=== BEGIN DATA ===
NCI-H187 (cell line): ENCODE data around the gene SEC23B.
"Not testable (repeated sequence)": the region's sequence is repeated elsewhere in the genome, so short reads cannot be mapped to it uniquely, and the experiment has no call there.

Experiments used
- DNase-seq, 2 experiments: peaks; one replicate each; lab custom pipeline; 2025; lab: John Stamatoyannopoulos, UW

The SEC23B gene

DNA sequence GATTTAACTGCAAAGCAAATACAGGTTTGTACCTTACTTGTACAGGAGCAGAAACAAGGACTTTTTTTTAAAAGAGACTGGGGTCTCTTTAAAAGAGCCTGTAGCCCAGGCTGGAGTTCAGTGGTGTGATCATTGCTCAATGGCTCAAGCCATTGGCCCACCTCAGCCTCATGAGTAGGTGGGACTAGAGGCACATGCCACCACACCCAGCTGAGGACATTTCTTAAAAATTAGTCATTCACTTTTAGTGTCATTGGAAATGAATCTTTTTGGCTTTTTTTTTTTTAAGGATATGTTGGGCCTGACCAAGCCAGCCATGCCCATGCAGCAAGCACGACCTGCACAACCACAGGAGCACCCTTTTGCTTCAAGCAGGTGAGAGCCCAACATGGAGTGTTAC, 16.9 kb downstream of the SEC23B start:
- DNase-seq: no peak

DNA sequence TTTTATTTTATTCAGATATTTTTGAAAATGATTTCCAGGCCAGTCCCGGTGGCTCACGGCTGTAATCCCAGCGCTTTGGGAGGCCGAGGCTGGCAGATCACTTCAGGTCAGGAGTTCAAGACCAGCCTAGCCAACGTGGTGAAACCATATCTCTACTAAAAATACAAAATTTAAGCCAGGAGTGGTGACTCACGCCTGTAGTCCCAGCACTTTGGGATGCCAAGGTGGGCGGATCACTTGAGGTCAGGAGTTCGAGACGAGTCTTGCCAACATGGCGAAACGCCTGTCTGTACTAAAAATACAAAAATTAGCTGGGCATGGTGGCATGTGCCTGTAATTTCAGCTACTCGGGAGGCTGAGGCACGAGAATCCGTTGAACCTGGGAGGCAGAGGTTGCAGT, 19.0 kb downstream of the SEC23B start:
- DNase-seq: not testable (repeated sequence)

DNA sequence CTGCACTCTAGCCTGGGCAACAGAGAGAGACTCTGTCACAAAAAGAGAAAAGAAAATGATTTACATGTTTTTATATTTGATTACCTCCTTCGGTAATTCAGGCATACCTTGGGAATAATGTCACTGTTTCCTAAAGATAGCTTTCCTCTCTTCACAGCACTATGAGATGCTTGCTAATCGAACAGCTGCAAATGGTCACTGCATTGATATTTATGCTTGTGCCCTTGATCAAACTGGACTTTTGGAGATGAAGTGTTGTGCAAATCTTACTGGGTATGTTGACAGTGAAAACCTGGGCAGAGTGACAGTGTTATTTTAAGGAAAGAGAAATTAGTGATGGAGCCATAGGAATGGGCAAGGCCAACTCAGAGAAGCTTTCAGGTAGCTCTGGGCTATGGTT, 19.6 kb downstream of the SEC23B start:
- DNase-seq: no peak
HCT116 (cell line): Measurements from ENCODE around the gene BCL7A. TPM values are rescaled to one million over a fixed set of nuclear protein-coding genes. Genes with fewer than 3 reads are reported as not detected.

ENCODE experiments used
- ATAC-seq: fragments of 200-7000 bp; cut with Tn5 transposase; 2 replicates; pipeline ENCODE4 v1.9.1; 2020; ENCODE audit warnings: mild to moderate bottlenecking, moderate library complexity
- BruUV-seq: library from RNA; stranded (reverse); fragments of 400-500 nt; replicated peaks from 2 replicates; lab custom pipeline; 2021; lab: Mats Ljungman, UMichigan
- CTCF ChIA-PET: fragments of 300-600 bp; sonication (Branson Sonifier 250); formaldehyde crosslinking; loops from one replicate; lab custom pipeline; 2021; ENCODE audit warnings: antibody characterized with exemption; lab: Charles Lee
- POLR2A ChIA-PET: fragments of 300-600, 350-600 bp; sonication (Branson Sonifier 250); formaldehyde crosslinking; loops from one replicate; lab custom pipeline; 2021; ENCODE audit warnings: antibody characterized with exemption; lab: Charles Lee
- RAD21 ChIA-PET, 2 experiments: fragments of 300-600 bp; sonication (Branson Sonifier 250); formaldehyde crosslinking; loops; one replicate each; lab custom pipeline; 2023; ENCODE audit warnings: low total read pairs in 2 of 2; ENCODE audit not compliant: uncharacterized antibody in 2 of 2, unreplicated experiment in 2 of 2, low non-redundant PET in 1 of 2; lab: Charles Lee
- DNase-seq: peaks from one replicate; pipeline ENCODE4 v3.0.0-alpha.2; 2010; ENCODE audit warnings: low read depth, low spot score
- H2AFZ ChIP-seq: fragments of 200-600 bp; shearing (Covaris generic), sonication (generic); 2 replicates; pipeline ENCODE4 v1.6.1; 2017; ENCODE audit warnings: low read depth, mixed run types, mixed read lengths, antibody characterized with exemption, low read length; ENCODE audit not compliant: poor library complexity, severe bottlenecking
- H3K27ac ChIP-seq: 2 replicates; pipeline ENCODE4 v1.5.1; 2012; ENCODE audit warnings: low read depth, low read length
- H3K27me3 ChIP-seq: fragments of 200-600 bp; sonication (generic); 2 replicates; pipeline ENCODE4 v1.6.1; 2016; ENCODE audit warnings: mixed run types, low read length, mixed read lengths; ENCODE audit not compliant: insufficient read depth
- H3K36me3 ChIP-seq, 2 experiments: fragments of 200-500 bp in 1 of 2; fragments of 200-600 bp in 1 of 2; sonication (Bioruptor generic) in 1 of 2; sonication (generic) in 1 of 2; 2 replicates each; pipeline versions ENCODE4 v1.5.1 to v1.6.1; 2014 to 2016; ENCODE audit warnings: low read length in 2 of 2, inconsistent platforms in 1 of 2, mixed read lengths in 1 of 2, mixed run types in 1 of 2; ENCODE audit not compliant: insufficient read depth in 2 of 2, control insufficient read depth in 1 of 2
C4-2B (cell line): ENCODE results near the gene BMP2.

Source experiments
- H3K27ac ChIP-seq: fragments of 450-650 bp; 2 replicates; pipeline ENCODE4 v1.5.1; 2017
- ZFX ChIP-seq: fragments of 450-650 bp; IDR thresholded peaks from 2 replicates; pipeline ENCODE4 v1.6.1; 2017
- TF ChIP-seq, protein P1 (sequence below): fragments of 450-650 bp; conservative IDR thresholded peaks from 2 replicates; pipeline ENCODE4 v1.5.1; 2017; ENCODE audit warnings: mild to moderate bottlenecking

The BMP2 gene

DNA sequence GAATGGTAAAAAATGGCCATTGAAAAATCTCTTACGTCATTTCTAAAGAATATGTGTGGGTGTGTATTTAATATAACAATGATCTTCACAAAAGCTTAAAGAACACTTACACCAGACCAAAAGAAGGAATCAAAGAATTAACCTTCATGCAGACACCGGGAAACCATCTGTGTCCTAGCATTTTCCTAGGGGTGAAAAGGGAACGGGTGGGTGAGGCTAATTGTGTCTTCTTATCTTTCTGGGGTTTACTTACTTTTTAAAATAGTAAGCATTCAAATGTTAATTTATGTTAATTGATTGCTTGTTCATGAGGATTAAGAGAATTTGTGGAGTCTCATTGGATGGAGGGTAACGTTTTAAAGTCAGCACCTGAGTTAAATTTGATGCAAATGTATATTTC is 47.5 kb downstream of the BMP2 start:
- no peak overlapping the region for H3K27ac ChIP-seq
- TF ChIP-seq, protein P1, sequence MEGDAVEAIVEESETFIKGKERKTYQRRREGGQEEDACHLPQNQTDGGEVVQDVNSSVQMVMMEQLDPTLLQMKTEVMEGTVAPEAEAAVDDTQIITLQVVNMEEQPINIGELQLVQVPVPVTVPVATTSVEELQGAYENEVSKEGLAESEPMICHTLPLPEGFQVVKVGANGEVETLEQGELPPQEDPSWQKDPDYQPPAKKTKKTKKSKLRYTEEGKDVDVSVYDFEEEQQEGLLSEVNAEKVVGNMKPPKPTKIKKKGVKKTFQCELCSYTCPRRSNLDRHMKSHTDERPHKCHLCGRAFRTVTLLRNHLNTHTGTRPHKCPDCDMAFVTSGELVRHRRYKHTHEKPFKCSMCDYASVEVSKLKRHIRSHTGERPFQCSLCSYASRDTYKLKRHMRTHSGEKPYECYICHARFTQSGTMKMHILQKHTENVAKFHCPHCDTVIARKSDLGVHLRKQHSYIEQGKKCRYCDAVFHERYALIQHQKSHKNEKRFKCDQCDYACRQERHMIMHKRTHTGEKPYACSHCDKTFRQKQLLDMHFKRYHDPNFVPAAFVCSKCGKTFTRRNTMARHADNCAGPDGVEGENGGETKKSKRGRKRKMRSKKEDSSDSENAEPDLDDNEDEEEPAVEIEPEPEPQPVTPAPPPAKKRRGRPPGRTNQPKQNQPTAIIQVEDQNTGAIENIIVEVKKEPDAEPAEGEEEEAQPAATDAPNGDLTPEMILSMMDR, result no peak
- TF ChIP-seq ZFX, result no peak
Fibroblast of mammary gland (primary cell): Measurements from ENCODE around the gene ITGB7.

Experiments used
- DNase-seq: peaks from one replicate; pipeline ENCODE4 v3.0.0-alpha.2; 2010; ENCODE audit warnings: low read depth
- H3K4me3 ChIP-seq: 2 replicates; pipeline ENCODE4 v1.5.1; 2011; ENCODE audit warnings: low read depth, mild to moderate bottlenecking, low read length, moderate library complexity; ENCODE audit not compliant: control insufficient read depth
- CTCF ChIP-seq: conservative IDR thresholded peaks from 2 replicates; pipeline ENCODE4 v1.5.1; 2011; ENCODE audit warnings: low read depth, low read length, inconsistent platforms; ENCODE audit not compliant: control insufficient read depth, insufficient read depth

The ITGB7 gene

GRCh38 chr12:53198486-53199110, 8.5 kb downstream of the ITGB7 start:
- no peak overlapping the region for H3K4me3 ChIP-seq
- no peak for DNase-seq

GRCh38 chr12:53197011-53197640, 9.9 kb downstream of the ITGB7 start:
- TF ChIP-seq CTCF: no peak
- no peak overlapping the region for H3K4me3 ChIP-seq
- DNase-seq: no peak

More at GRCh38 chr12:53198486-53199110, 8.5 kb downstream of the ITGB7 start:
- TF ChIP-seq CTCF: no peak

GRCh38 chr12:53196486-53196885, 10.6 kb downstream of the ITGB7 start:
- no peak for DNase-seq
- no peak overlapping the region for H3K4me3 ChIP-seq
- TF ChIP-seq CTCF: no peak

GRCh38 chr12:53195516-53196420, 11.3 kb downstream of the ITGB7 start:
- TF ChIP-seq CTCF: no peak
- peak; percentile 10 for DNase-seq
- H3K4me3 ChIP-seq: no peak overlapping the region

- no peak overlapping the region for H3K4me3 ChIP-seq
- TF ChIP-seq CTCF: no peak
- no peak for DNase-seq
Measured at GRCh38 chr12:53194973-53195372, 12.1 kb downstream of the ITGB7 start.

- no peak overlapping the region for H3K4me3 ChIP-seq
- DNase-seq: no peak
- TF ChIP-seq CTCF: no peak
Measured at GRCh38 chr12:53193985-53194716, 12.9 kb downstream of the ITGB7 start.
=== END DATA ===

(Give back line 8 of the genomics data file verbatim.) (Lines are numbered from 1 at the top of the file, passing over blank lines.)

DNA sequence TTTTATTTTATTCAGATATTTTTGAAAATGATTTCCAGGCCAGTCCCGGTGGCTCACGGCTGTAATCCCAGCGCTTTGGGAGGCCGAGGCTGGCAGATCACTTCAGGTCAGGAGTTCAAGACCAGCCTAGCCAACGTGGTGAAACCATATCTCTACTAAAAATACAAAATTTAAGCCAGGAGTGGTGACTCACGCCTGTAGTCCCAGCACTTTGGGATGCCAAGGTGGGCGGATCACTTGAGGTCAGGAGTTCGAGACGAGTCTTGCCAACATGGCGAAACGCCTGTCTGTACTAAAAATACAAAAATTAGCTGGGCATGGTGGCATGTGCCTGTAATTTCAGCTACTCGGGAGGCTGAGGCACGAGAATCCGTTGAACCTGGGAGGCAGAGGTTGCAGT, 19.0 kb downstream of the SEC23B start: